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A Way of Life

Are there other ways of ‘doing Church’?

Of course, this should not be just about special events and conferences. I would suggest that ideally we should be moving towards making Freedom in the Spirit a natural way of life for you and those whom you fellowship with. How can we get this to work?

Well it’s quite easy really for those who embrace Hebraic thinking. If you agree with our three principles of honouring God, reflecting Jesus and engaging the Holy Spirit then you would want to both live your lives according to these principles but also to worship and fellowship in an environment that encourages this as the normal Christian life.

The challenge is to be an agent for change in the environment in which you find yourself. So let us look at the possibilities:

For whatever reason you may be a lone worshipper. Perhaps you are housebound or a new believer who hasn’t yet taken the plunge of ‘other people’ or perhaps you have left your church? The one missing element for you is the absence of others, which makes it hard to be transactional, unless you are part of a ‘virtual’ community on the web. The absence of others can be a mixed blessing, the lack of encouragement and engagement with the real world on the one hand, but perhaps the lack of distraction on the other. You can most usefully deal with this period of your life by developing your relationship with God, through prayer and study of His Word. Freedom in the Spirit still applies through your own created environment and the only issue is your own self-discipline.

Perhaps the only fellowship you get is with a small group of people in a living room. Some would call this a house church, but labels aren’t really necessary, you are simply a church (called out ones) meeting in a house. If you are truly on a shared journey then there are some real benefits in taking on some of the elements of Freedom in the Spirit. You undoubtedly study the Word and pray together and get the opportunity to debate your findings and share testimonies. One aspect that you may not have already considered is the exercising of the creative arts. For creative people, a shared exercise, whether just doodling, or painting, pottery or writing, can stimulate your faith and take you into unexpected areas. God is in all these things, we must not exclude Him from any aspect of our lives and our worship derives from all parts of us that we give back to Him, not just the exercising of our vocal chords. Even if just one of the group has a ‘creative bent’, there is no reason why he or she can’t contribute to proceedings through the written word or art. At our last conference a lady was given a vision for Monica and me and, rather than just explain it in words, she painted it there and then, providing us with something we will cherish forever.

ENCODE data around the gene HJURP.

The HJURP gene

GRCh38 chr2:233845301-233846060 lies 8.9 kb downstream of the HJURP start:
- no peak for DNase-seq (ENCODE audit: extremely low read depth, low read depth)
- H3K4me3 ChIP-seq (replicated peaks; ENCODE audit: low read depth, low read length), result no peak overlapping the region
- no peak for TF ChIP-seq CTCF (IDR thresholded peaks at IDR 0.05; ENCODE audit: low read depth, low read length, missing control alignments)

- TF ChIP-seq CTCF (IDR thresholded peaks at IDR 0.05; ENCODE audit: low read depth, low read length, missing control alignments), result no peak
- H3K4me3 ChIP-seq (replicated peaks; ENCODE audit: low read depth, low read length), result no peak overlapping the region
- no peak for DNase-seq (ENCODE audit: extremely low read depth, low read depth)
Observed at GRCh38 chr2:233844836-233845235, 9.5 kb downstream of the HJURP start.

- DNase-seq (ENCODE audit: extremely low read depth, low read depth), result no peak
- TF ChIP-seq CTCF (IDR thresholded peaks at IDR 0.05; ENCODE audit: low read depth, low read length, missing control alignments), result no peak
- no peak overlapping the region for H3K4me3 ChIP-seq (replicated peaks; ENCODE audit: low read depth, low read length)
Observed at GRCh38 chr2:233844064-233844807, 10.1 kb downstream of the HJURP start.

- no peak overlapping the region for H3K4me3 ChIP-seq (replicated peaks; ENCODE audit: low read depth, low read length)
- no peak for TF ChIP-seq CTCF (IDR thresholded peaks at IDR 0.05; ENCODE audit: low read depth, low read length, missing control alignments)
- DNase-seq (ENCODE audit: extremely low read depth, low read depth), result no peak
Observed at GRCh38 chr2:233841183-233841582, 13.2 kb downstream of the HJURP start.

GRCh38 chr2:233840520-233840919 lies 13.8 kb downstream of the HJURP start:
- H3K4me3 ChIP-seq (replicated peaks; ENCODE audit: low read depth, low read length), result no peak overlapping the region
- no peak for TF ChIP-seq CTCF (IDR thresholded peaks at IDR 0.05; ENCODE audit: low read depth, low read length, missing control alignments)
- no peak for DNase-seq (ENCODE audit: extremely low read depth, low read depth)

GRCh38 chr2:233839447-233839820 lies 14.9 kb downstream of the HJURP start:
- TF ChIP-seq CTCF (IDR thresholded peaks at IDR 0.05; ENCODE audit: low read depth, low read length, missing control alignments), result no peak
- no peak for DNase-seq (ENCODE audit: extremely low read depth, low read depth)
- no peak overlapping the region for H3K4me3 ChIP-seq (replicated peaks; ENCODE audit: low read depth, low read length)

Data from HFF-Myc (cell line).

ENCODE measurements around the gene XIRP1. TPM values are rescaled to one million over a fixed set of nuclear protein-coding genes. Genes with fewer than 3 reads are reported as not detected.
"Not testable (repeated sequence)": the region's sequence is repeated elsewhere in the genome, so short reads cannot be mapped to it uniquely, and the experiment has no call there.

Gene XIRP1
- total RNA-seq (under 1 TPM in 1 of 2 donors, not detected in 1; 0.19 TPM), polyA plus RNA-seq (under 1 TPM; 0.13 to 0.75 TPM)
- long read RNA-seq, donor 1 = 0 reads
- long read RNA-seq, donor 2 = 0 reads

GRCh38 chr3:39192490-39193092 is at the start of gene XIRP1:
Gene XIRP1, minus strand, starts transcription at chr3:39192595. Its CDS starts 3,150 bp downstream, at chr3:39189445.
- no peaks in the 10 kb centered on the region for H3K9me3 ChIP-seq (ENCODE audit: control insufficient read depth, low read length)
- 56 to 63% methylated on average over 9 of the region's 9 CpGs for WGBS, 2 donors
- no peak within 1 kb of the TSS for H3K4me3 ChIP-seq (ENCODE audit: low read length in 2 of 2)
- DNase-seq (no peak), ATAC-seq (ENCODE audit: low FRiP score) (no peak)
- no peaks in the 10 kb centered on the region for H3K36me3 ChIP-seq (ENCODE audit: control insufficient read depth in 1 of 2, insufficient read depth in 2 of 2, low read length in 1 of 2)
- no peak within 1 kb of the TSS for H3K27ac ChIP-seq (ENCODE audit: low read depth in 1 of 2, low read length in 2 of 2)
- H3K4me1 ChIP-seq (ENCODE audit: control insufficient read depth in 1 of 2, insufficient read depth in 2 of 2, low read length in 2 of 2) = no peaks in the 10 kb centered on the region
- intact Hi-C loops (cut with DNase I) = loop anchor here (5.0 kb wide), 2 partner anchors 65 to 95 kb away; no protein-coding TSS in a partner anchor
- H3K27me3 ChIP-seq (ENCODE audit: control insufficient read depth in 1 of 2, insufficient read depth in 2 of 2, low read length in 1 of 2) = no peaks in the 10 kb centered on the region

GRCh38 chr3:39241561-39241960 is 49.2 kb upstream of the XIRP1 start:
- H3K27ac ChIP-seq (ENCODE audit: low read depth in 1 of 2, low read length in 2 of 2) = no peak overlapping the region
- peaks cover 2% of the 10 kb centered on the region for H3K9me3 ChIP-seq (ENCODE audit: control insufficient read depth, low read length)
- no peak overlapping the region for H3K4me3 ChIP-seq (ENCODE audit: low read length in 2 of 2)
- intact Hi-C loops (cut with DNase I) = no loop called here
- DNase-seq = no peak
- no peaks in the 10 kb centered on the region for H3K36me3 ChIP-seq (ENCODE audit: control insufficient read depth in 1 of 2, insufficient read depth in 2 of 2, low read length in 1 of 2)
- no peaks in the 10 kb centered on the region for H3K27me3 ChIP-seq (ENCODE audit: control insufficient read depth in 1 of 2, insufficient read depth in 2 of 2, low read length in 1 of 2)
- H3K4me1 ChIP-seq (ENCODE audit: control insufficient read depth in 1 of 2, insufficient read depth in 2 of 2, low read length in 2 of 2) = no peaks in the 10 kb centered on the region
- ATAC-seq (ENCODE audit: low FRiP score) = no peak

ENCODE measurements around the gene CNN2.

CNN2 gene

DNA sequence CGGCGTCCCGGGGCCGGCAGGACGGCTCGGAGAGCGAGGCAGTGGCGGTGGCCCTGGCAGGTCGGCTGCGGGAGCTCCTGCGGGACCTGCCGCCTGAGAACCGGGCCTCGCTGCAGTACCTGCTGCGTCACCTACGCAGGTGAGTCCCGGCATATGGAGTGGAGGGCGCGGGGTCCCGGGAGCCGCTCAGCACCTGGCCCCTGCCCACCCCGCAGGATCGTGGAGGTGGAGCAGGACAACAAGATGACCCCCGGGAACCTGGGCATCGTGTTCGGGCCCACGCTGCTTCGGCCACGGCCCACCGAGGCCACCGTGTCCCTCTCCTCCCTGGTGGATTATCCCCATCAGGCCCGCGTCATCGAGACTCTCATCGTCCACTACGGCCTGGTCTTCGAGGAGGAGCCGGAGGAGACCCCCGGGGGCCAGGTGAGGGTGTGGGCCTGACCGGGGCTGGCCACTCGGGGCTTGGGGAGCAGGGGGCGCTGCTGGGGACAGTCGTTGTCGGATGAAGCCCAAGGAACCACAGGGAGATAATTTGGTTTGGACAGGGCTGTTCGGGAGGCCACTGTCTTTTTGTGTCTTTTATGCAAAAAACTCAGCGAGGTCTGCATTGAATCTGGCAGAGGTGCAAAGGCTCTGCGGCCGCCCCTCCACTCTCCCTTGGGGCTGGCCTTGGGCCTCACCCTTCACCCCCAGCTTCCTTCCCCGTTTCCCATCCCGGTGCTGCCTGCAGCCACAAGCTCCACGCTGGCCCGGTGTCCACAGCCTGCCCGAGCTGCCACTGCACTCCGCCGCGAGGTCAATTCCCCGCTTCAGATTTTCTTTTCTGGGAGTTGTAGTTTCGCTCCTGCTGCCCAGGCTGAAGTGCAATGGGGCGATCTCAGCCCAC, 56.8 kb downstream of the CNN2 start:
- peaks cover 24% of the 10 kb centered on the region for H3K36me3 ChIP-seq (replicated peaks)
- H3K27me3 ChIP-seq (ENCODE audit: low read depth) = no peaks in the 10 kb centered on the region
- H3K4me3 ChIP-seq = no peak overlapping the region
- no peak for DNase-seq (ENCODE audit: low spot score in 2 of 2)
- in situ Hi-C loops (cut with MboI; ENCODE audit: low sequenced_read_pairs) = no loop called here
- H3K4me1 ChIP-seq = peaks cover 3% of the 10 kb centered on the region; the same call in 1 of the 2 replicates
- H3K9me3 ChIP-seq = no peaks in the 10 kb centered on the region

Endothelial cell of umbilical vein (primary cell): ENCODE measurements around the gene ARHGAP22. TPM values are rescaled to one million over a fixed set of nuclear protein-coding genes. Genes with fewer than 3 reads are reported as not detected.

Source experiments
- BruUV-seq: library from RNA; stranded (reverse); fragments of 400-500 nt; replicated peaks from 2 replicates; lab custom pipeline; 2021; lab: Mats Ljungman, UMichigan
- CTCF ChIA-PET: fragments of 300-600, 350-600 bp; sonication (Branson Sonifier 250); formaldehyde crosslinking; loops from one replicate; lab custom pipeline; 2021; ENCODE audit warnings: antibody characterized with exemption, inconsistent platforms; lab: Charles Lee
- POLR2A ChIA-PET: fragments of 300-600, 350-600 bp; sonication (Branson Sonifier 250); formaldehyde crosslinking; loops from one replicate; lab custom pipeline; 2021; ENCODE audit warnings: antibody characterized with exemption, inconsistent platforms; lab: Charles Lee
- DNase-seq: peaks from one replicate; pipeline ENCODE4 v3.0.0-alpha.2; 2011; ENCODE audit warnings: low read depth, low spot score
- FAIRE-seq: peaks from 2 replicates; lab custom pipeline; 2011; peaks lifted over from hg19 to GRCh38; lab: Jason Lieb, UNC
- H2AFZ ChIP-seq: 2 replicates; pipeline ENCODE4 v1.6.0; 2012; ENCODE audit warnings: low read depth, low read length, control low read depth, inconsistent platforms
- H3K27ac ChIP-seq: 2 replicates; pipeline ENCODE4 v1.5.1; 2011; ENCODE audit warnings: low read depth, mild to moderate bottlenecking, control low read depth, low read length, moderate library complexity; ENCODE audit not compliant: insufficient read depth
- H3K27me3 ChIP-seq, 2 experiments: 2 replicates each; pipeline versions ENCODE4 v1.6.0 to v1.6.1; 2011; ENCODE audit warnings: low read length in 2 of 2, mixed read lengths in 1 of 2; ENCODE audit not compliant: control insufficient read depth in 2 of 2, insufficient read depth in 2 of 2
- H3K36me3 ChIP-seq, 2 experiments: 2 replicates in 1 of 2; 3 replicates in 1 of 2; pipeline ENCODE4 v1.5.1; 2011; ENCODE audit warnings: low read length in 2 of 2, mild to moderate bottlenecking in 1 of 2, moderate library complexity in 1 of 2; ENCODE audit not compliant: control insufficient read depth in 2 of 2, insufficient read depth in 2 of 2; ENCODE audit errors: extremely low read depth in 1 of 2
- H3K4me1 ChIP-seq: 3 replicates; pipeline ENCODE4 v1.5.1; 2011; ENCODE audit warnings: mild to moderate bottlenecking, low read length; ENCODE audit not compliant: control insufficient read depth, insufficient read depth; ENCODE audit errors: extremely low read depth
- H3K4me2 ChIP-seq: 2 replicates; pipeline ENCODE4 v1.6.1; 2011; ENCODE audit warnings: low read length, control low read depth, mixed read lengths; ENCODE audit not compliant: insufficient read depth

Most of us are in some form of formal fellowship. The 64 million dollar question is how we can introduce these new ideas in the most effective way. The first observation on this is that the Church in general is quite reactionary, suspicious of ‘new ways’; we’ve done it this way for hundreds of years, why on earth should we change? It is right to want to protect something precious, but it’s not right if there is a clear leading from the Holy Spirit that is being ignored. This is the responsibility of the leadership and it’s an awesome responsibility. And this brings me to a very important point …

Are you a gatekeeper or do you have any influence with the gatekeeper? This is a strong term to use and perhaps not applicable in your case, but gatekeepers and their keys have often been a scourge of the Church. These are not the keys to the Kingdom but rather the keys to their kingdom. They are the clergy. If you have read my book, How the Church Lost the Way you will see how the clergy/laity divide is an artificial construct brought about through the influence of Platonism in the early Church. Some are, of course, called to leadership, but some in leadership are not fulfilling a calling, but often something else – perhaps an ambition, the need for power or recognition perhaps. These are the gatekeepers I speak about. They will often want to preserve the ‘status quo’ and could react strongly to any strange ideas from the ‘laity’, particularly if there’s a hint of unacceptable change i.e. anything that could take the church into an uncomfortable new direction. Often it is church structure that has created this situation, rather than the gatekeepers themselves, through strict guidelines and work practices, enforced by the security of a salary, a pension and/or a tied house. But is this what God had in mind when He told Simon Peter He was going to build His Church?

This is an extract from the book, Livin’ the Life, available for £10 at https://www.sppublishing.com/livin-the-life-151-p.asp

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